RetroPie Project – Part 1 – Raspberry Pi

RetroPie Project

Inspired by others, I decided I wanted to have a go at a RetroPie build using one of the best things to occur in the world of hobbyist computing since the BBC Micro and Commodore C16/C64 – the Raspberry Pi.

I was already proficient with RetroArch on Linux Mint Debian Edition, Ubuntu, Android and Windows – so getting set up and running was quite simple.

My Raspberry Pi B Rev. 512MB arrived on 12th December 2013.

First Impressions

As is common place, I was quite surprised by the size of the thing – tiny. I’ve been used to Shuttle Small Form Factor XPC’s for quite a while but this was a whole new level of small.

The board arrived well packaged inside an anti-static bag and within it’s own translucent pink case (Raspberry coloured is my guess). Inside was also a quick start page with various URL’s on information and resources to get up and running.

Accessories

I purchased the following items to go with my Raspberry Pi:

  • San Disk 16GB micro-SDHC Ultra Class 10 Card with micro-SDHC to SD Adapter [Link]
  • The Pi Hut Heat-sink for Raspberry Pi [Link]
  • Raspberry Pi Case – Black [Link]
  • Wired-up HDMI to HDMI Gold Plated Connectors 1.8m Cable v1.3A [Link]
  • Bluetooth 2.0 USB Adapter by Sitecom – 100m [Link]

Sixpair / Six Axis has better success with genuine CSR (Cambridge Silicone Radio, now CSR plc) Bluetooth adapters for pairing and operation with Sony Dual Shock 3 controllers under Linux. I’ve had bad experiences from using various Broadcom based (Belkin / Technicka) USB adapters so I decided to grab whatever the cheapest offering in the 100m range was from Sitecom.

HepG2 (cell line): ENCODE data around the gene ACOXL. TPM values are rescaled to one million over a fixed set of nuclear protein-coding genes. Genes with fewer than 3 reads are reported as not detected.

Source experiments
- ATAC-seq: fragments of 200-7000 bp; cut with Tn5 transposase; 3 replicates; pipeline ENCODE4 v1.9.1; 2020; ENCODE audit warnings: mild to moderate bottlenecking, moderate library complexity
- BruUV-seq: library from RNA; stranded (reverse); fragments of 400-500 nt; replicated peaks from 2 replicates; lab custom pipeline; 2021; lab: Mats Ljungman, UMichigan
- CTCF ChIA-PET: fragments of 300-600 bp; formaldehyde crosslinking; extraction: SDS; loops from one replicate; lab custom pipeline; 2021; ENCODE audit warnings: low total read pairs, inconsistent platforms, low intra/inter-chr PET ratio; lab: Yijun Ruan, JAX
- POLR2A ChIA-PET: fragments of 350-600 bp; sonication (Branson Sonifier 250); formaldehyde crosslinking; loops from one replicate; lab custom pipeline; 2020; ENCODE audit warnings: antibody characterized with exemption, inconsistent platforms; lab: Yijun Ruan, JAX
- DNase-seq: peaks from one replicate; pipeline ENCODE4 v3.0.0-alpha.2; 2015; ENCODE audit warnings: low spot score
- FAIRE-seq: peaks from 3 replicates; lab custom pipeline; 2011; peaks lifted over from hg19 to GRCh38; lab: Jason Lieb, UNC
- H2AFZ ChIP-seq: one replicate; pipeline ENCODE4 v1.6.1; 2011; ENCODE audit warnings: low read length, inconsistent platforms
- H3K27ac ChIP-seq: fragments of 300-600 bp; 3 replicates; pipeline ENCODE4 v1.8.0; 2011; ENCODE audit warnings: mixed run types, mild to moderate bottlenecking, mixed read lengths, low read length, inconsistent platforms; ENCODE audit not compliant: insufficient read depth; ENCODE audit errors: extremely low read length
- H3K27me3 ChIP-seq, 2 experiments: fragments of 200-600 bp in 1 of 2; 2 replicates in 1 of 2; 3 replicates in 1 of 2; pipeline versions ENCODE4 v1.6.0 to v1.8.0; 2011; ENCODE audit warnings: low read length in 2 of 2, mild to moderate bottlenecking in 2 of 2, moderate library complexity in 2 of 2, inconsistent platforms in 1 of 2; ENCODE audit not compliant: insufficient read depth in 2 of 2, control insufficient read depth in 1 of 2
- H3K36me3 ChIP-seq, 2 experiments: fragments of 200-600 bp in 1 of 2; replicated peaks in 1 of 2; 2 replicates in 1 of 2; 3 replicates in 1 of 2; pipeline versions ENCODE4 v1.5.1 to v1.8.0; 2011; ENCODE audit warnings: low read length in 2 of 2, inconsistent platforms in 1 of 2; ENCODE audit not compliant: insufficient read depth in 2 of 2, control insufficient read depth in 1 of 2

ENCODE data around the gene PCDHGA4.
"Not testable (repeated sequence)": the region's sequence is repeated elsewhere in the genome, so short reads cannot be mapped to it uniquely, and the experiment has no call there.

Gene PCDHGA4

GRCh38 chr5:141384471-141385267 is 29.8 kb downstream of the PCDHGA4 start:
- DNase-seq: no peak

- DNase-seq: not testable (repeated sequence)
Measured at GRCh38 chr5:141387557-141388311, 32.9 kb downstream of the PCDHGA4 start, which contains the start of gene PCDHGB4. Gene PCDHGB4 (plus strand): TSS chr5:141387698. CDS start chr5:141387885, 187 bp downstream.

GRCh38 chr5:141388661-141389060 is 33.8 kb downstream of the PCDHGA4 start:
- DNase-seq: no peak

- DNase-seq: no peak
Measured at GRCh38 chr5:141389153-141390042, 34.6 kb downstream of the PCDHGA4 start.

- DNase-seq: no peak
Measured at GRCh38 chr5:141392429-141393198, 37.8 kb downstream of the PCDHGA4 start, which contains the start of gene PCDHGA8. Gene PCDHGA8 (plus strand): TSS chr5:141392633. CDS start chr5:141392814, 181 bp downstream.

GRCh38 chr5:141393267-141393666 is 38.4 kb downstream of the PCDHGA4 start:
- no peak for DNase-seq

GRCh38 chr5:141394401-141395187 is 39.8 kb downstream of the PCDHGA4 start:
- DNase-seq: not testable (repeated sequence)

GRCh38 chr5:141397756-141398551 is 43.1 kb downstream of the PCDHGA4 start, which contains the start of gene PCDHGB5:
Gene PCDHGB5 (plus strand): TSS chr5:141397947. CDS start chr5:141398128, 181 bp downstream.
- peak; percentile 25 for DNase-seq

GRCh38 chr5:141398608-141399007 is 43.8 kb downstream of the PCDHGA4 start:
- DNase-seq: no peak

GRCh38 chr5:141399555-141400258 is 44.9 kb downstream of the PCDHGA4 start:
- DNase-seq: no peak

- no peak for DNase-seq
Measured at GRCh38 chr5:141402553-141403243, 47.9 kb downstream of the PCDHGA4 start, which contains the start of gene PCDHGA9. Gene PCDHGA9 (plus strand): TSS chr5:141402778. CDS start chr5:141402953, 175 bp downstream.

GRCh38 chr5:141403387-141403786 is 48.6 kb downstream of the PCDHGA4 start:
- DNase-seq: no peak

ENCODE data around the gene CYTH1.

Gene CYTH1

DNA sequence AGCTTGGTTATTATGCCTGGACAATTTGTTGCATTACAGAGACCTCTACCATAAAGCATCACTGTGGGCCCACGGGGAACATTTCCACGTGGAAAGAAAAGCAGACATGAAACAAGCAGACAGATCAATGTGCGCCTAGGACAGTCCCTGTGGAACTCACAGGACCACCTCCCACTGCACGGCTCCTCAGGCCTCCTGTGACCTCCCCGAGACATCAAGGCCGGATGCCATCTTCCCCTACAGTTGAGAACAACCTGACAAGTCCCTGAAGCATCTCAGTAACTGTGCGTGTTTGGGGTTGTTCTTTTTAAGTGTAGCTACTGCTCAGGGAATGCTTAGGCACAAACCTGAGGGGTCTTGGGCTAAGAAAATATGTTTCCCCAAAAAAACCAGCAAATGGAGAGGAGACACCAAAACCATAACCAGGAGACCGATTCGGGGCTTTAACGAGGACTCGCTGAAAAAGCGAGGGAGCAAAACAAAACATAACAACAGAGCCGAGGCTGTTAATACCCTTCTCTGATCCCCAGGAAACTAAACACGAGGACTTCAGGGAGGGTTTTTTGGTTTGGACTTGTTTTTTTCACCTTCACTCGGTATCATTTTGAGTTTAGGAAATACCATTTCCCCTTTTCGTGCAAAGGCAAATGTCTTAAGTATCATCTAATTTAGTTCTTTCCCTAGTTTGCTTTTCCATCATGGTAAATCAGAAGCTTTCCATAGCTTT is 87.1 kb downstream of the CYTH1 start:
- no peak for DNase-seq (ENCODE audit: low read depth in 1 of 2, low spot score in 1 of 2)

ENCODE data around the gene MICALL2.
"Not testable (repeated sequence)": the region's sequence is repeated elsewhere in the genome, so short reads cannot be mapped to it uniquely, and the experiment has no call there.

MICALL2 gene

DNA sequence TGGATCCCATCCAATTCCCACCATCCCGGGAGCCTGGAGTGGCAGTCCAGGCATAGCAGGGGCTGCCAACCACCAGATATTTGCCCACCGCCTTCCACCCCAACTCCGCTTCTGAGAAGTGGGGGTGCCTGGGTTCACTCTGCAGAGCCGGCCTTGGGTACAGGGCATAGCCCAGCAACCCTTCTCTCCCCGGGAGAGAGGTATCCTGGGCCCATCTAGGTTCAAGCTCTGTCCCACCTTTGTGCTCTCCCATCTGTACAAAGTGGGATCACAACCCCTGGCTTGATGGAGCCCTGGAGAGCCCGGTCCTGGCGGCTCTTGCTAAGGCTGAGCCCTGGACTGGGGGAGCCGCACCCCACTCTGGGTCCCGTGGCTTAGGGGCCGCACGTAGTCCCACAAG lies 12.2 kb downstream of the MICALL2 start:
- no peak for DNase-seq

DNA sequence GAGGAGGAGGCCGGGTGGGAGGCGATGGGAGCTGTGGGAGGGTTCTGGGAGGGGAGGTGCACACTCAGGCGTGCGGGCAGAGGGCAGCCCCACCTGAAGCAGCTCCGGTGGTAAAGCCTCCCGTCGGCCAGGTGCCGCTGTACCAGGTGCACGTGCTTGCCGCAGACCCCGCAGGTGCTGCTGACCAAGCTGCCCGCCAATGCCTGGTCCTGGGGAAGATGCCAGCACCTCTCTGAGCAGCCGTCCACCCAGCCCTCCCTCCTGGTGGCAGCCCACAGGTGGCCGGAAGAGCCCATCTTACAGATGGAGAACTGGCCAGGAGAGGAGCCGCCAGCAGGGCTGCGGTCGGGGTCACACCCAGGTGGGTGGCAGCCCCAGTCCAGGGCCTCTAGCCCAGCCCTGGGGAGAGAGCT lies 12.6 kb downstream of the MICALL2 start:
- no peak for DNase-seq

Cracked it open upon arrival (before even plugging it into anything) to find the following staring back at me:

Sitecom (Genuine CSR) USB Bluetooth Radio

Sitecom (Genuine CSR) USB Bluetooth Radio

Some British pride going on in this project! 🙂

 

Getting Set Up

Being of the Ubuntu/Debian/Mint ilk, I headed straight over to Raspbian for information and Raspberry Pi.org for the latest image.

As my Windows laptop was to hand, I downloaded the recommended SD Formatter 4.0 to format the 16GB SDHC card as Fat32 (using Quick format Yes and Format Size Adjustment On):

SD Formatter V4.0

SD Formatter V4.0

The next step was to use Win32 Disk Imager to apply the image to the formatted card:

Win32 Disk Imager applying Raspbian image to SD Card

Win32 Disk Imager applying Raspbian image

 

First Boot

Raspbian boots straight into it’s setup called (raspi-config). I ran through the following:

Raspbian First Boot Menu

Raspbian First Boot Menu

  • Expand file system
  • Change password
  • Change host name: Ravage
  • Internationalisation Options, Time Zone: London
  • Enable SSH
  • Overclock: Medium (800Mhz CPU)
  • Reboot

I decided to restart with the following as my first attempt to install packages resulted in dependency hell:

sudo apt-get update && sudo apt-get dist-upgrade

After a reboot I threw it a startx to see how the desktop looked:

Raspbian Desktop

Raspbian Desktop

After playing a bit of SuperTux, I ran a sudo halt then powered off the device to check the temperatures. I demoted the Pi Hut heat sink to keep the USB controller in-check as this was getting quite warm.

Then I added the following heat sink to the SoC (System on a Chip) ripped lovingly out of a burnt-out Belkin N1 router:

Belkin N1 Heat Sink

Belkin N1 Heat Sink

Then went for +1Ghz overclock:

#uncomment to overclock the arm. 700 MHz is the default.
arm_freq=1033
# for more options see http://elinux.org/RPi_config.txt
core_freq=512
sdram_freq=512
over_voltage=6
gpu_mem=256
avoid_safe_mode=1

With all things stable (left SuperTux 2 on over the weekend), it was time to proceed with getting RetroPie up and running.

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